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Linux - Embedded & Single-board computer This forum is for the discussion of Linux on both embedded devices and single-board computers (such as the Raspberry Pi, BeagleBoard and PandaBoard). Discussions involving Arduino, plug computers and other micro-controller like devices are also welcome.

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Old 06-10-2008, 05:55 AM   #1
raedbenz
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How to make my life easier with embedded Linux??????????


HI,,,,
why Embedded Linux is complicated???? i have been mad with tool chain , kernel, installing procedures , etc...

Is there a graphical IDE like in Windows to be installed in Linux??
just by double clicking the installation package and run the IDE then just click new project and select target, add the appropriate header and here we go.....

how can make life easier with embedded Linux??? i am really desperate.
help..
tanks
 
Old 06-10-2008, 06:18 AM   #2
pixellany
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I have no experience with this, but here are some suggestions to get better help here:
First, describe exactly what you are doing.--e.g. I infer that you are trying to compile something to install in a device. Tell us what the device is, what "tool chain" you are using, etc.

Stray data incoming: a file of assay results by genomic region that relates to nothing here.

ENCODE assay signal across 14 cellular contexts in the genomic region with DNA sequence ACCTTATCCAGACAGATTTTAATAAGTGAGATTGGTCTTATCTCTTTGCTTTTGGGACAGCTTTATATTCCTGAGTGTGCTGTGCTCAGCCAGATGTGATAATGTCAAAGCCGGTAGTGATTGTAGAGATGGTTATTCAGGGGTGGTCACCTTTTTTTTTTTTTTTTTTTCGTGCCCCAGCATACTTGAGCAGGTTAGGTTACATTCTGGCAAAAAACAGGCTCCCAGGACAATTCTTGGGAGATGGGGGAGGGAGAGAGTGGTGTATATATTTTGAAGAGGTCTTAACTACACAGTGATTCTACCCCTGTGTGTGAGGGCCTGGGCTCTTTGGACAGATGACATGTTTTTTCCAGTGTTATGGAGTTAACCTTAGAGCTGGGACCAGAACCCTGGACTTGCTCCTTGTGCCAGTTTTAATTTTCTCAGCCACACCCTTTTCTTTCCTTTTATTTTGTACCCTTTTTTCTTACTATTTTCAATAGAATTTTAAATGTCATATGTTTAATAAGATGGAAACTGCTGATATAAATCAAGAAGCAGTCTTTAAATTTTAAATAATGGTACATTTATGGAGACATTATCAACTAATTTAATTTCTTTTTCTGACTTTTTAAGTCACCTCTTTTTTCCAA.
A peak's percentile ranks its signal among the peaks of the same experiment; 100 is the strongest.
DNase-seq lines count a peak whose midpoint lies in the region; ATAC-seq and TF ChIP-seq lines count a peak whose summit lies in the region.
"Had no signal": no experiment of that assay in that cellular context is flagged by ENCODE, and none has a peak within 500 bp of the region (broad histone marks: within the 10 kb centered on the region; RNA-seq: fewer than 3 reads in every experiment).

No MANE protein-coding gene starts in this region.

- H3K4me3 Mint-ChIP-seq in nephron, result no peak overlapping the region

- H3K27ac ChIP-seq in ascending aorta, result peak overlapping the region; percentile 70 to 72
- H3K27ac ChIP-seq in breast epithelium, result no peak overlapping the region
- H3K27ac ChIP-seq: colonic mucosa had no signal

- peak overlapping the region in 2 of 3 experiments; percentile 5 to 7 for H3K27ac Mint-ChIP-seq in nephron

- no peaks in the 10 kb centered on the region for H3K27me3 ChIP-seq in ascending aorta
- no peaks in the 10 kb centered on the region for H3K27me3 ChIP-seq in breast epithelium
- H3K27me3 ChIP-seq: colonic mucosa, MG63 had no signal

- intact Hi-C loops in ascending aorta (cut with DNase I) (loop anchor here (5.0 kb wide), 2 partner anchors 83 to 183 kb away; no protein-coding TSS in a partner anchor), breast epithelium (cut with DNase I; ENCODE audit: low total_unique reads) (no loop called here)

Second, tell us exactly what the problems are. "i have been mad with tool chain ... etc." does not tell us anything.
Third, try searching Google for--e.g.--"IDE for Linux" or "IDE for embedded Linux development"
 
Old 06-10-2008, 06:45 AM   #3
raedbenz
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Quote:
Originally Posted by pixellany View Post
I have no experience with this, but here are some suggestions to get better help here:
First, describe exactly what you are doing.--e.g. I infer that you are trying to compile something to install in a device. Tell us what the device is, what "tool chain" you are using, etc.
Second, tell us exactly what the problems are. "i have been mad with tool chain ... etc." does not tell us anything.
Third, try searching Google for--e.g.--"IDE for Linux" or "IDE for embedded Linux development"
HI,,,
i have been working on embedded systems for 3 years now.
all my job is on Windows with many IDE's (like Keil, MikroC, etc...)
Quote:
First, describe exactly what you are doing.
I want to develop code for ARM target form a Linx x86 host.
Quote:
Second, tell us exactly what the problems are. "i have been mad with tool chain ...
i mean installing a toolchain is much tough for new users to Linux.